(a) AUTHORITY OF STATES- Whenever the attorney general of a State, or an official or agency designated by a State, has reason to believe that any person has engaged or is engaging in a pattern or practice of violations of this Act, the State, on behalf of its residents, may bring--

      (1) a civil action to enjoin such violations; and

      (2) a civil action to recover--

        (A) the greater of actual monetary loss of such residents or $1,000 in damages for each such violation; and

        (B) up to $10,000, to be determined in the discretion of the court, if the court finds that the defendant willfully or knowingly violated such rules; or

      (3) both such actions.

    (b) EXCLUSIVE JURISDICTION OF FEDERAL COURTS- (1) The district courts of the United States shall have exclusive jurisdiction over all civil actions brought under this section.

    (2) Upon a proper showing in a civil action brought under this section, a permanent or temporary injunction or restraining order shall be granted without bond.

    (c) RIGHTS OF FEDERAL TRADE COMMISSION- (1) The State shall serve prior written notice of any civil action brought under this section upon the Federal Trade Commission and provide the Commission with a copy of its complaint, except in any case where such prior notice is not feasible, in which case the State shall serve such notice immediately upon instituting such action.

    (2) The Commission shall have the right--

      (A) to intervene in the action;

      (B) upon so intervening, to be heard on all matters arising therein; and

      (C) to file petitions for appeal.

    (d) LIMITATION- Whenever the Federal Trade Commission has commenced a civil action for violation of this Act, no State may, during the pendency of such action commenced by the Commission, subsequently commence a civil action against any defendant named in the Commission’s complaint for any violation as alleged in the Commission’s complaint.

SEC. 9. PREEMPTION.

    This Act and the rules made under this Act preempt any inconsistent provision of State law.

SEC. 10. DEFINITIONS.

    In this Act:

      (1) The term ‘information recipient’ means any person who obtains personal information from or about a consumer, through a transaction in or affecting interstate or foreign commerce. Such term does not include--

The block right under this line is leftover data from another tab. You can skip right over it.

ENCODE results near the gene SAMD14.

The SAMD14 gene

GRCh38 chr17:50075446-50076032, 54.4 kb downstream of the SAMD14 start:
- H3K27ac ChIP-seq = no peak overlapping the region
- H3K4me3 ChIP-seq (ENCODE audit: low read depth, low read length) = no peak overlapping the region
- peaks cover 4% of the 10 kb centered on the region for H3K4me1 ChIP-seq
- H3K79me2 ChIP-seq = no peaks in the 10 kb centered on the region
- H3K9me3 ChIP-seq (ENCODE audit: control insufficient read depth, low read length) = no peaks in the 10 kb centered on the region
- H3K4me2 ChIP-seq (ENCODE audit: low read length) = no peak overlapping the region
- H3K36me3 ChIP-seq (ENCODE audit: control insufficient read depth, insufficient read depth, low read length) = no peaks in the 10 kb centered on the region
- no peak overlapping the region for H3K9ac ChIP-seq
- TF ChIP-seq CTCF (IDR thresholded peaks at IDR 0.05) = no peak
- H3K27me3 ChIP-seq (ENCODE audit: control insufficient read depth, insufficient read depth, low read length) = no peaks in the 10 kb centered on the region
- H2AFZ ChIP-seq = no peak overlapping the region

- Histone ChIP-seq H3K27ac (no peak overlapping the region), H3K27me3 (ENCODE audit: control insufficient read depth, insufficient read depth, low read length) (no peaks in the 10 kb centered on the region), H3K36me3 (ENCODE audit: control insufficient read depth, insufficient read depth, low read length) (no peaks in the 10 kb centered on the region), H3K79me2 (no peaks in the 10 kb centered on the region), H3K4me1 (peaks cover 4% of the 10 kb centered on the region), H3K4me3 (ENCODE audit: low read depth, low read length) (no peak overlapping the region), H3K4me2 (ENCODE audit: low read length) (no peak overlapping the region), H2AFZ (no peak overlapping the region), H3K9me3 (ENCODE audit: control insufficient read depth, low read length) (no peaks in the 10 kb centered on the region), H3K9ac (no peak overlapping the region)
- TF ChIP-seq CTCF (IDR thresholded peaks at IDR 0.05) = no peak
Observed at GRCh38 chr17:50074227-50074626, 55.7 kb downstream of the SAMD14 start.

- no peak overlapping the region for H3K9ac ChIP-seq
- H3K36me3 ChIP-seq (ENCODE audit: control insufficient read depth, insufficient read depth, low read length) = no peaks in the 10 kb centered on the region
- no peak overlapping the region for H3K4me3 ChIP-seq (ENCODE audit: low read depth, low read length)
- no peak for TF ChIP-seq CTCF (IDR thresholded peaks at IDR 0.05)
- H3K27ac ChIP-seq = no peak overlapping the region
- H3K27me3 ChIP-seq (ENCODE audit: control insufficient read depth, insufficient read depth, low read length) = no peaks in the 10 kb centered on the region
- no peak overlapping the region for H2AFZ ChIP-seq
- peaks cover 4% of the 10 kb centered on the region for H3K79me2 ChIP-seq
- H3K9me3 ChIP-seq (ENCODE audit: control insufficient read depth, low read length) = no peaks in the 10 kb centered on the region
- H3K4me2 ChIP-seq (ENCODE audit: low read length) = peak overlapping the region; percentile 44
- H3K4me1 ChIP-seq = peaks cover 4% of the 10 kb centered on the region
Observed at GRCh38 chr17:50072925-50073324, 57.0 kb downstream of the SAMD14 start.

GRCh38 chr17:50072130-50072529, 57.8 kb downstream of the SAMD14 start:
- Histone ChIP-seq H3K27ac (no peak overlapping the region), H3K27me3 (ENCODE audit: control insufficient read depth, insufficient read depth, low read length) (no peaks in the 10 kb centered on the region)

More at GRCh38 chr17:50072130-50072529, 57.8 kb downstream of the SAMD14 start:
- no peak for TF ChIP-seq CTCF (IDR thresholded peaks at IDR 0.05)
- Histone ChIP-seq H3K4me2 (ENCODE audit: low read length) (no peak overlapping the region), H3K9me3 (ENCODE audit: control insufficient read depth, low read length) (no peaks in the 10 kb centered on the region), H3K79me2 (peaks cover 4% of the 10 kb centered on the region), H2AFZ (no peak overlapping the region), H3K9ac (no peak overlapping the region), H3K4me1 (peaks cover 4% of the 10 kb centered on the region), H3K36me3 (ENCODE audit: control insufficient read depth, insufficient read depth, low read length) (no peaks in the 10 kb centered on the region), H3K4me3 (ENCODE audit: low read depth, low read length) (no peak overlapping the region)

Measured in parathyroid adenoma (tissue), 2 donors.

(A) an affiliate, parent entity, or subsidiary of such person; or

        (B) the consumer about whom such information has been obtained.

      (2) The term ‘consumer’ means an individual who is or was in a consumer relationship with an information recipient.

      (3) The term ‘personal information’ means personally identifiable information and sensitive personal information.

      (4) The term ‘personally identifiable information’ includes, with respect to a consumer--

        (A) a name;

        (B) an address;

        (C) a phone number; and

        (D) an electronic mail address.

      (5) The term ‘sensitive personal information’ includes, with respect to a consumer--

        (A) a Social Security identification number; and

        (B) financial information.

      (6) The term ‘State’ includes any commonwealth, territory, or possession of the United States.

      (7) The term ‘violation of this Act’ includes violation of a rule made under this Act.

SEC. 11. RULEMAKING AUTHORITY.

    Not later than one year after the date of enactment of this Act, the Federal Trade Commission shall prescribe rules, in accordance with section 553 of title 5, United States Code, to carry out this Act, which shall take effect not later than 180 days after their publication in final form.

SEC. 12. EFFECTIVE DATE.

    This Act (other than section 11) shall take effect on the same date that the rules prescribed under section 11 take effect.